Sunday, March 07, 2010

In Touch with my Inner Petty Bourgeoisie Self

The responses to my last post got me thinking. First, thanks for all the encouragement about the bike. It's truly a glorious thing to go out and play on my bike.

That said, thinking about the responses has made me really aware of my inner petty bourgeoisie. Either that, or I've become The Man.

I don't skip meetings, and though I may post occasionally about being frustrated by meetings, and being frustrated by colleagues, I think most of what we do in our meetings has some purpose and is worth doing. No one has to make me prepare for my committee responsibilities, because they're my responsibilities. That's it. The job may pay poorly, but I've agreed to do the job for the pay (well, except for the furlough thing), so my sense of responsibility leads me to do that job. And I try to do it well. I may not always, but generally, I try.

Recognizing how important it is to be well-prepared for meetings and to work hard to make them useful has been a big step in my development as a faculty member. Yes, I always took the meetings that seemed important to me seriously, but now I take the stuff that doesn't seem obviously important to me seriously, either out of respect for the colleagues who've put in work and think it's important, or out of self-respect. And often enough, I've learned something useful. Sometimes, though, I haven't. (I've yet to find an assessment meeting really useful, alas.)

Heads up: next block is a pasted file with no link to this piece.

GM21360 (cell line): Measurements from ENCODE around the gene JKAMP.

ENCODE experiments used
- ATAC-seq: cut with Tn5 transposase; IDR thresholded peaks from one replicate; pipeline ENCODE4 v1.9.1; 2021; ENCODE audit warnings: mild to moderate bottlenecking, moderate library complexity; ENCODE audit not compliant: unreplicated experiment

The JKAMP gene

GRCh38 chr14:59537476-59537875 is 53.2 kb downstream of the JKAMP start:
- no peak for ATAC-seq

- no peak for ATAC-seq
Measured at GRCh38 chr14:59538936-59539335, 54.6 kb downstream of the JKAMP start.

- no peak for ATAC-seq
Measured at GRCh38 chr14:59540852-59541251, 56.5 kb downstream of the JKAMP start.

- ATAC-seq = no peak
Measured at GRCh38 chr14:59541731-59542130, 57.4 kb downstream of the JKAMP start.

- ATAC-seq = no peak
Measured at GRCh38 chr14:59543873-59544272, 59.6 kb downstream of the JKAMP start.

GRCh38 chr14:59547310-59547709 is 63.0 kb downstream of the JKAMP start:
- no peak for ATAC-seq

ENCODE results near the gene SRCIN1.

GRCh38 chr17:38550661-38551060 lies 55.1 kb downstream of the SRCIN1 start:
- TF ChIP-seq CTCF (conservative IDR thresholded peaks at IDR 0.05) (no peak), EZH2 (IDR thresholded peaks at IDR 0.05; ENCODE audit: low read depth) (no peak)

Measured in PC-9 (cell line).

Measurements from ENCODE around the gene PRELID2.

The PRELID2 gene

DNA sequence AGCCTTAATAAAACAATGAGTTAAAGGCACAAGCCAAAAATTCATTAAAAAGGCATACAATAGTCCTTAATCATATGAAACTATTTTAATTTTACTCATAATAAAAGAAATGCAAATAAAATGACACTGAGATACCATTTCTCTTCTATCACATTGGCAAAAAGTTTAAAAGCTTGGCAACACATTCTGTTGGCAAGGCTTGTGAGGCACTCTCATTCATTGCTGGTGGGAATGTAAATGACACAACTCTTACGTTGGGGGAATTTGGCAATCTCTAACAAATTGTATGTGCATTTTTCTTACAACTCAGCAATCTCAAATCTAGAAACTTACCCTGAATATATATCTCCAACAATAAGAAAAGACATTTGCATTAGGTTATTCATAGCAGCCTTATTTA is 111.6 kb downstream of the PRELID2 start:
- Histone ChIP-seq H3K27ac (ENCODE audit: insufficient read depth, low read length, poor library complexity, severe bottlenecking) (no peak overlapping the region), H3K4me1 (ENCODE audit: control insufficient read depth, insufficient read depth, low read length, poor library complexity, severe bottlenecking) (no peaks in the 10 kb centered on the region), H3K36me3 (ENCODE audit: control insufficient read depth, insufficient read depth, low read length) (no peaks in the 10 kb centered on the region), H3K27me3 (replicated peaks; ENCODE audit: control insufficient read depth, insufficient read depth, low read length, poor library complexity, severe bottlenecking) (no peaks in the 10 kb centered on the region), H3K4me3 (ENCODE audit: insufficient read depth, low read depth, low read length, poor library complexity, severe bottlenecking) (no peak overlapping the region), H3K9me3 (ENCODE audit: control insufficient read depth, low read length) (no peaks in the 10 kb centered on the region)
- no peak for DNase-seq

I was chairing a meeting last week, and one of the male members came in late and disrupted the meeting by loudly greeting his buds. He did this while a female committee member was talking, and continued while another female committee member tried to do her part in the work. I think there's likely some sexist attitude there, but in any case, he's being disrespectful of his colleagues.

I'm trying to think how to better handle his rudeness if he does it again. Maybe it's as simple as "Mr. A, please don't disrupt the meeting." Or maybe more like, "Mr. A, please don't interrupt your female colleague." I'd really like to make him aware that he's being rude specifically to a woman, because I think he doesn't want to be a sexist, and might actually change his behavior if he recognized it (hey, I live a rich and full fantasy life!). On the other hand, he might also be all the more resentful and rude if I call attention to his behavior.

There's another woman on the committee I know well, and I checked my perception of his sexist behavior with her, and she agreed. So I don't think it's just me misperceiving. There's another female colleague on the committee, but I don't really know her well, so I don't know how she takes things.


  1. I wonder how your colleague would deal with a student who did exactly the same thing...

    The colleague is teaching, a student comes in late and interrupts him to greet his friends...

    Do you think he'd have acted the same way if a male were speaking -- or if one of his buddies were doing their part?